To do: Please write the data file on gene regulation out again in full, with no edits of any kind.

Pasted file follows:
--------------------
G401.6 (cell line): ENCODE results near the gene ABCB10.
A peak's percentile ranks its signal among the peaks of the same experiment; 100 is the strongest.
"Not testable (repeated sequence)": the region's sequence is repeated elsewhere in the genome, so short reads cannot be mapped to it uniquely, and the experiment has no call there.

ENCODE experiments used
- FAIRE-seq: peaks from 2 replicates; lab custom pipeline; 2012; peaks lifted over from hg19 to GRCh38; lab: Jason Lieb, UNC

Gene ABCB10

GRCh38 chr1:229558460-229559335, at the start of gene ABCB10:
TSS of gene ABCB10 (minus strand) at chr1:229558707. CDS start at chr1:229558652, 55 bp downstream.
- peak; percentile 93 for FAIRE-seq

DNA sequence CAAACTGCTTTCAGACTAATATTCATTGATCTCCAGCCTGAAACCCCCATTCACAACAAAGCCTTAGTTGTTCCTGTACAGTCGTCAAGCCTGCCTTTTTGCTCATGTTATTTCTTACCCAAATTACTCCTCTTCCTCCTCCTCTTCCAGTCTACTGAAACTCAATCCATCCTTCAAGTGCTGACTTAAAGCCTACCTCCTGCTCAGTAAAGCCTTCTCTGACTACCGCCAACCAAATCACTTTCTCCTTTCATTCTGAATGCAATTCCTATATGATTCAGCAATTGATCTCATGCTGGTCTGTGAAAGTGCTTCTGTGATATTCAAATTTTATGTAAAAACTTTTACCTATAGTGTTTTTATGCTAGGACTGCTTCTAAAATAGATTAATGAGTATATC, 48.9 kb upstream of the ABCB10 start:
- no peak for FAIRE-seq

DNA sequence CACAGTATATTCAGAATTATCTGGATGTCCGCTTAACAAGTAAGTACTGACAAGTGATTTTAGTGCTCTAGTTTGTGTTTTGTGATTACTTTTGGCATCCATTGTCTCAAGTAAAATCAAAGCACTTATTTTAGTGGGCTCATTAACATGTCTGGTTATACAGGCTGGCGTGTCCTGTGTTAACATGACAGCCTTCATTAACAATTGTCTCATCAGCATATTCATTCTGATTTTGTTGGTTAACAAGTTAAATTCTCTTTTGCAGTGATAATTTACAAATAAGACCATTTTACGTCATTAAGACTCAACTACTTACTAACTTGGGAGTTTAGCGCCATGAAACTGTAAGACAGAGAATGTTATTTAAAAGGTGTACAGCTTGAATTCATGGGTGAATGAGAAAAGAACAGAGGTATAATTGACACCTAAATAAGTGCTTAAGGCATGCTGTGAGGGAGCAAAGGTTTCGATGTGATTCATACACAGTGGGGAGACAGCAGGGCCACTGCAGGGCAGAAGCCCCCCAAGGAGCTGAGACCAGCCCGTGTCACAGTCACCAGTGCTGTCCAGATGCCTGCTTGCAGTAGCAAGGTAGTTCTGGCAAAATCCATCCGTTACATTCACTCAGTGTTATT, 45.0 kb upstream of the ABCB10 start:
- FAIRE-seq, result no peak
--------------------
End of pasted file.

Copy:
G401.6 (cell line): ENCODE results near the gene ABCB10.
A peak's percentile ranks its signal among the peaks of the same experiment; 100 is the strongest.
"Not testable (repeated sequence)": the region's sequence is repeated elsewhere in the genome, so short reads cannot be mapped to it uniquely, and the experiment has no call there.

ENCODE experiments used
- FAIRE-seq: peaks from 2 replicates; lab custom pipeline; 2012; peaks lifted over from hg19 to GRCh38; lab: Jason Lieb, UNC

Gene ABCB10

GRCh38 chr1:229558460-229559335, at the start of gene ABCB10:
TSS of gene ABCB10 (minus strand) at chr1:229558707. CDS start at chr1:229558652, 55 bp downstream.
- peak; percentile 93 for FAIRE-seq

DNA sequence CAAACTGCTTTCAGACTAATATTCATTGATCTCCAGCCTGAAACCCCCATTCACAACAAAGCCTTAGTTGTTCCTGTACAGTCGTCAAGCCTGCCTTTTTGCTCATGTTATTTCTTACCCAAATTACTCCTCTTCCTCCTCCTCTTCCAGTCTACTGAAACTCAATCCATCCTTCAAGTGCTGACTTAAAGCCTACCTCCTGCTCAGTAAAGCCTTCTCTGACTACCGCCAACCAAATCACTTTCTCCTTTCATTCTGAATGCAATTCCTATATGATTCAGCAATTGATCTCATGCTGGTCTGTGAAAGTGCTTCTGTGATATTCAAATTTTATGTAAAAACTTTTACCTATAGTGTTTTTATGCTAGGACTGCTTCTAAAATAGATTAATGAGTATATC, 48.9 kb upstream of the ABCB10 start:
- no peak for FAIRE-seq

DNA sequence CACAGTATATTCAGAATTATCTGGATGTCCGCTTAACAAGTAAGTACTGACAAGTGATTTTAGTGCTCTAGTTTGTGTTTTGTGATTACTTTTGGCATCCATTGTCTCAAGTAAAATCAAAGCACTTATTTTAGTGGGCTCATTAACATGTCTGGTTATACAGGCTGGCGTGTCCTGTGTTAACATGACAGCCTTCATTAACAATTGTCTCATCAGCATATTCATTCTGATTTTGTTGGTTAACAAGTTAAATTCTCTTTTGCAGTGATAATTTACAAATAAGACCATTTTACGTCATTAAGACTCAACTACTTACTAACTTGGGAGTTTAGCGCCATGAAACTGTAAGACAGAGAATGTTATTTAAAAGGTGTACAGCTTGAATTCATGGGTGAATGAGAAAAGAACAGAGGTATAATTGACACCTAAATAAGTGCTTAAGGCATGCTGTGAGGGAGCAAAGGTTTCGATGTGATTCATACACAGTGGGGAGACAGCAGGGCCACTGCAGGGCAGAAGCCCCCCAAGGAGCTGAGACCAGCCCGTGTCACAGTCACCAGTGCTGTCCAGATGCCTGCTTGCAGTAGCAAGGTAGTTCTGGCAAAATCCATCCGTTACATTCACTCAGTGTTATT, 45.0 kb upstream of the ABCB10 start:
- FAIRE-seq, result no peak